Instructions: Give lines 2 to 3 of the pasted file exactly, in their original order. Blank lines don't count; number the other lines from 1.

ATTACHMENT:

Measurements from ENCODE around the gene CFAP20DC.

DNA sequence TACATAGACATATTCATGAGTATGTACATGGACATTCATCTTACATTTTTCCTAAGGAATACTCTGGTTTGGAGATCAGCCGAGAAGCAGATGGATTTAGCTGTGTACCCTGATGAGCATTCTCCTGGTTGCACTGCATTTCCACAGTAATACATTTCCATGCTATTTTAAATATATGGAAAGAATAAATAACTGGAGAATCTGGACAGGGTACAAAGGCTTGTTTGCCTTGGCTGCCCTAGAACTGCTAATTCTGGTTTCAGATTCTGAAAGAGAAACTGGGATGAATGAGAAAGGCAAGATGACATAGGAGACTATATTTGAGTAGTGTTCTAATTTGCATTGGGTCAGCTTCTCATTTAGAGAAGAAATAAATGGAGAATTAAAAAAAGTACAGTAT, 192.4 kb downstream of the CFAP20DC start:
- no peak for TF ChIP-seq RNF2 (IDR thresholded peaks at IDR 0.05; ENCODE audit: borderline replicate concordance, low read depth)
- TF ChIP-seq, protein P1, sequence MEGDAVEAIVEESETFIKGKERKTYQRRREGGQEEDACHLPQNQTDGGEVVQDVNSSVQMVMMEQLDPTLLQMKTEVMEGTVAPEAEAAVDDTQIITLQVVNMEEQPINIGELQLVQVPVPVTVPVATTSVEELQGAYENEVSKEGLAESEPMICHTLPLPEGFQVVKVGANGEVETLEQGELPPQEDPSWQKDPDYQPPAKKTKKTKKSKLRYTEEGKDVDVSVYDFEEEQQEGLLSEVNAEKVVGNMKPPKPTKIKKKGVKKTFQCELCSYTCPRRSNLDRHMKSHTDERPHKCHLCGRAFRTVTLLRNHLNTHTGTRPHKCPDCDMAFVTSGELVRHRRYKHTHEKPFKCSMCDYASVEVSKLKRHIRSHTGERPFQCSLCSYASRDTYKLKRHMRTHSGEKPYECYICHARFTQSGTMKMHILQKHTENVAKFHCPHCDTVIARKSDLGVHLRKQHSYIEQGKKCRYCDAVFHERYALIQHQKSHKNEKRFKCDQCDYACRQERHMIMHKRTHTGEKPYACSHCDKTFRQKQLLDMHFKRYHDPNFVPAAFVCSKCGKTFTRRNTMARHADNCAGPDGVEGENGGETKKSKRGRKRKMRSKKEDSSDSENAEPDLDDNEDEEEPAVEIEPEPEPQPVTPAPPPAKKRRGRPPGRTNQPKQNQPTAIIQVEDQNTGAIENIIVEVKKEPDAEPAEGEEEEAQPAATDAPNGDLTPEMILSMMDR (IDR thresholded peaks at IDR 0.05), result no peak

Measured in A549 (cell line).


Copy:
DNA sequence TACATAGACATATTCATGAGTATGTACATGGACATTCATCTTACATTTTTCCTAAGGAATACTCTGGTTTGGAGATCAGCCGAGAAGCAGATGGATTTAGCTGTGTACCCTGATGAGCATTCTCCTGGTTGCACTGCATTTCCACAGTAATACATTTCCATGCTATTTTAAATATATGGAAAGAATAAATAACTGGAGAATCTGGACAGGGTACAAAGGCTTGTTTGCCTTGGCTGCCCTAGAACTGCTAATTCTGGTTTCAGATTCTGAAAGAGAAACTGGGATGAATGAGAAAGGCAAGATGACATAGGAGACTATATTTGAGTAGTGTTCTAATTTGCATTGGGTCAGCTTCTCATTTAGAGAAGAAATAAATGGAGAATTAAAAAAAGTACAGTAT, 192.4 kb downstream of the CFAP20DC start:
- no peak for TF ChIP-seq RNF2 (IDR thresholded peaks at IDR 0.05; ENCODE audit: borderline replicate concordance, low read depth)